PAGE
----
Justice,” I squeaked lamely.

One of the lizards managed to wound Kelm in the side with a spear as Lev jumped onto the wall, balancing there precariously. He then tickled several of the lizards with cold while Piea and Cane rode roughshod over the rest. Piea slew the Lizard King, slicing him lengthways like a Crystalhue eel. His last two attendants cowered before her, on their knees, offering her their necks in submission.

“Take me to Tig!” she demanded hotly.

“The spirit will get angry,” they groveled.

“Well I’ll kill the spirit,” she fiercely replied. “Take me to Tig!”

“He’s on the other side of the palisade,” they moaned, voices quivering. “He’s in the swamp.”

With Tig’s screams echoing in the background I watched Cane and Kelm strip the lizard king of his possessions:

+1 natural armor
+1 trident
5 javelins
2 golden arm bands worth 100 gold each

Tig screamed again.

“Let’s go get the stupid punk!” Cane growled, turning to go.

“Why did they steal this kid to begin with?” Piea wondered, following him, dragging the two bewildered lizards after her.

“Probably going to sacrifice him to some god or something,” he spat. “That’s what lizard people do.”

As we made our way past the palisade into the swamp, which stank of fetid murder, large fat mosquitoes buzzed us like horseflies. My colleagues began arguing about what we’d just done. “We killed these lizard men for pretty much nothing,” Lev noted dryly.

“No,” Cane protested, “We killed them for fun.”

“No,” Kelm corrected. “We killed them for profit.”

At the swamp we found our old nemesis—Will-o’-wisp—rising from the swamp. “It’s the spirit!” the two remaining lizard men cried as they threw themselves onto their faces. Things were finally starting to make sense—the wisp had trapped Tig here to feed on his fear. The lizard-men were innocent, at least of this crime.

The wisp disappeared briefly but reappeared to attack Sizzles. Learning from our previous encounter we all waited for it to appear to attack before unloading on it. This time it disappeared with a “pop!” and we knew it was gone.

Tig was tied down in the swamp up to his neck in the fetid water, leeches succoring him everywhere, verily unto his mouth. We quickly freed him, then listened to him whine as Cane removed the fattened leeches from his skin. The judgment of Erastil is justice received.

In the will-o’-wisp’s domicile (and who would of thought that will-o'-wisps lived like ordinary people) we found:

masterwork cold iron longspear
tree feather token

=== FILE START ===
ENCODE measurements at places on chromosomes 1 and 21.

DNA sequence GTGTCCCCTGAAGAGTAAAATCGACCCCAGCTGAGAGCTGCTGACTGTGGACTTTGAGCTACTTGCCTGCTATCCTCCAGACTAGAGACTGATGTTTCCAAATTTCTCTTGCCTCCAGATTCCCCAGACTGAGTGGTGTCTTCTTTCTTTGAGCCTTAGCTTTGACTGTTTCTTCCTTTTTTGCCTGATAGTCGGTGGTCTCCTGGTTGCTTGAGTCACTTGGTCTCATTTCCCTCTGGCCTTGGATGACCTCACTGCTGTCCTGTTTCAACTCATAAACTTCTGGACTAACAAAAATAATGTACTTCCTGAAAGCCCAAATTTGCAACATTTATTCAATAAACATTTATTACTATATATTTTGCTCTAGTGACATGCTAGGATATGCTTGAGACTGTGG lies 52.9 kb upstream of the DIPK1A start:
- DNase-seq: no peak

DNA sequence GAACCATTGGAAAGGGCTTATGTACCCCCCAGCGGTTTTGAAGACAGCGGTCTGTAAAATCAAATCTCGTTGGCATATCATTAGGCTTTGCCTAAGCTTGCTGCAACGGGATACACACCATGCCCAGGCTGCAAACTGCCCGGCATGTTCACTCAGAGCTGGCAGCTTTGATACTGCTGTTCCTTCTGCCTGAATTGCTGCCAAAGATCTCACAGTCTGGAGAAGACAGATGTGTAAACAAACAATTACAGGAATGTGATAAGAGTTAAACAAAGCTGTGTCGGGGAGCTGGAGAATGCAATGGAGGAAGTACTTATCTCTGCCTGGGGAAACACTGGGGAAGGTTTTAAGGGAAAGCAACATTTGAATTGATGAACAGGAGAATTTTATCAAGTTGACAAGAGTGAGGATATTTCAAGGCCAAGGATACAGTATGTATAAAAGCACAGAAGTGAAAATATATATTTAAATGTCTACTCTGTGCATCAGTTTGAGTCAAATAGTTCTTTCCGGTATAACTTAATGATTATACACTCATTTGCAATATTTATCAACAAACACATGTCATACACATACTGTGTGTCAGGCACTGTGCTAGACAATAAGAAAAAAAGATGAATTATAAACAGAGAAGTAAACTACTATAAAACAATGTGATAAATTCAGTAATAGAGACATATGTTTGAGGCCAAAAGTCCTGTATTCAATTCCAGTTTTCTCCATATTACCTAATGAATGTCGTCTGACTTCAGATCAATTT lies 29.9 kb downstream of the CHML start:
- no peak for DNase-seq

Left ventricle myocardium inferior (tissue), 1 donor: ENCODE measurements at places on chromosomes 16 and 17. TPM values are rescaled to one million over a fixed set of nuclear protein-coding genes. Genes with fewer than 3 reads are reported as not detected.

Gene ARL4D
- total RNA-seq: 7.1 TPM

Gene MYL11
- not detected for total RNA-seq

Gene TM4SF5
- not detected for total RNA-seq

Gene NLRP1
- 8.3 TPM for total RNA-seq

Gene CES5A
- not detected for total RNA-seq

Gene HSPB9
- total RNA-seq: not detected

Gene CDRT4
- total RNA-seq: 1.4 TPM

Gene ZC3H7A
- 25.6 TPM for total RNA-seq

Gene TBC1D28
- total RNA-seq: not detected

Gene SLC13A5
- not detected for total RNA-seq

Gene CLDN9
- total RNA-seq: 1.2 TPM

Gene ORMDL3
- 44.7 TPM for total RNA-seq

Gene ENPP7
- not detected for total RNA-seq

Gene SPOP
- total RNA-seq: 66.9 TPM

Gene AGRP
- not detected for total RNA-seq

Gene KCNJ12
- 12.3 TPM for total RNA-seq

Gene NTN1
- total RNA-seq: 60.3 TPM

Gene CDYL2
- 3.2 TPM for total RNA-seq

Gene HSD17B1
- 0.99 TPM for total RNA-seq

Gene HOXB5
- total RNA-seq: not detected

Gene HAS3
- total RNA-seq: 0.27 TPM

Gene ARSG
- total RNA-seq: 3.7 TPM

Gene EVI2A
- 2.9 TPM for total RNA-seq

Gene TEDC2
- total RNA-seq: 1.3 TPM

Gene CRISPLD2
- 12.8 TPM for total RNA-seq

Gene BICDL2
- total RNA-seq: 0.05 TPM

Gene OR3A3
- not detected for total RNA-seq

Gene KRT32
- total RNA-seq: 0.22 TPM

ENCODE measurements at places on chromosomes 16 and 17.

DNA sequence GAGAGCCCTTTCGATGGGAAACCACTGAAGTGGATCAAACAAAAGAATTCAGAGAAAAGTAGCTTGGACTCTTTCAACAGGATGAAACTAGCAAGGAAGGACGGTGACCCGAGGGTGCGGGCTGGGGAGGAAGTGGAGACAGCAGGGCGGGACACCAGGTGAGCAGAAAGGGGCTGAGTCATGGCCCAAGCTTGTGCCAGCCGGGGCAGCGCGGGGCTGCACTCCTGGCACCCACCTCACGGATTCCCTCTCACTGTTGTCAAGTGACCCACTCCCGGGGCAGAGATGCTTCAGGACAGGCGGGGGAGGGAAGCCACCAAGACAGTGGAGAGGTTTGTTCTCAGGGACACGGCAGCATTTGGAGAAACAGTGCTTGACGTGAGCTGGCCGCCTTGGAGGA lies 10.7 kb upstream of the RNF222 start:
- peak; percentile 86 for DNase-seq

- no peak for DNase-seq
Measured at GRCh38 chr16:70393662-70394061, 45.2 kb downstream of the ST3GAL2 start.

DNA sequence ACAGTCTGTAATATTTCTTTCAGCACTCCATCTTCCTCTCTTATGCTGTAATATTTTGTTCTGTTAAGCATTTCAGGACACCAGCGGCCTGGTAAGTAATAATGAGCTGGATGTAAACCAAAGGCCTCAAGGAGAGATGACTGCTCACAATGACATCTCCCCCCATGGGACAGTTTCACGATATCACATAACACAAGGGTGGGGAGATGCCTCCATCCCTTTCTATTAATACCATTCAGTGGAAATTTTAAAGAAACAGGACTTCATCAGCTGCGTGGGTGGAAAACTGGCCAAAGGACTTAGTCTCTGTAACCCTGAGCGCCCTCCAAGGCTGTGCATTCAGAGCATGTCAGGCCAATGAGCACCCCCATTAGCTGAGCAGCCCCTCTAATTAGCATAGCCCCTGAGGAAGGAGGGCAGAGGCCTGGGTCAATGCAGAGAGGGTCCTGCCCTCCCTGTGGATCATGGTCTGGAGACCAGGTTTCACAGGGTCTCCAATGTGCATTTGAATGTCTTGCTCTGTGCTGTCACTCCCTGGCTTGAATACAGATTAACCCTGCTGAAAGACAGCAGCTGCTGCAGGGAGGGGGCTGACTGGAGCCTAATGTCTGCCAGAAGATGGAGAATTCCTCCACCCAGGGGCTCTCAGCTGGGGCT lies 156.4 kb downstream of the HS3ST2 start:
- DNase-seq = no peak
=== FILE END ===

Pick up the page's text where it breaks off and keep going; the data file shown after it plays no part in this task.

ring of swimming
animal skins worth 100 gold pieces
3 citrines worth 50 gp each
119 gold in assorted coins
tridents and spears

We returned to the encampment only to discover that three lizard females had emerged to hiss and spit their objection to us and what we had accomplished at their expense—they were the dead king’s harem, apparently. Piea like them immediately: “Stupid skanks,” she sneered.

They picked up the scattered spears and shields dropped by their warriors and waved them ineffectually at us while ululating fiercely, their thick forked tongues reaching out greedily.

“Surrender now,” Lev pleaded, “or you will meet the same fate as the rest of your group.”

Thankfully, after a little more posturing the lead lizard-lady haughtily set her shield and spear down, raising her tail and peeing on the weaponry.

We searched the huts, finding two monitor lizards in one of them. Cane led them to the marsh where they quickly swam away.

In the big hut we found:

coral crown embedded with lapis lazuli worth 500 gold
malachite statue of a serpentine dragon worth 200 gold
various furs worth 300 gold
575 gold pieces
each of the harem with 1000gp jewelry, which we confiscated

Then we told the lady lizards and two guards to “Get off our lawn!” Watching us with hatred and hissing spitefully they disappeared up the river.

On the journey home we visited the Old Beldame on the way home who slathered the boy with salves and unguents until even his bones were soft. I’m including cookies she gave us for you with this letter.

Take care of your Mother and make sure Big Billee keeps his hands to himself,
Your uncle Marquand

Saturday, July 16, 2011

Letter Eight—Lily of the Valley

Dear Pino,

Running a nation is dry work—between bloodlettings, I mean. Taxes, defense, expansion, enrichment, culture, and basic needs are all things that have to be thought about and planned for. Pay attention when your teachers speak, Pino, no matter how boring you think they are, it’s all information you’ll need later.

At the weekly P.U.R.K. Cabinet meeting Lev was anxious that our nation soon reach the legal status of duchy. “I want to get married,” he lamented, crossing his legs.

“Have you found someone?” Piea asked, disbelieving.

“I have. It’s just that she can’t marry anyone less than a duke.”

“Or be less than virgin.”

“There’s no worry about that,” he replied stiffly. “I’ve known her a long time.”

Overall, P.U.R.K. is a happy land. Our citizens are content, our finances sound, all threats cleared out.

“It’s crazy,” Kelm noted. “It’s like—we killed the guy who was being a rabble rouser and now it’s all calm!”

“I’ve spent two months going around making speeches, making sure everyone’s happy and fed,” Lev protested.

“It’s worked!” Piea agreed somewhat amazed. “And all this time I thought we should just go and hang everybody!”

Kelm reported that it was time to extend our control south while the land stood unclaimed. We don’t know how much the other groups have expanded or when we might butt heads with the River Kingdoms, so it’s essential that we lay claim to as much as we can. “We can claim the swamp-witch hex,” he added.

“But she’s nice!” Cane and Piea both objected.

“We’ll see how nice she is when we claim her on our tax roll,” Kelm chuckled. “Or we can claim the pool with the murdered lovers.”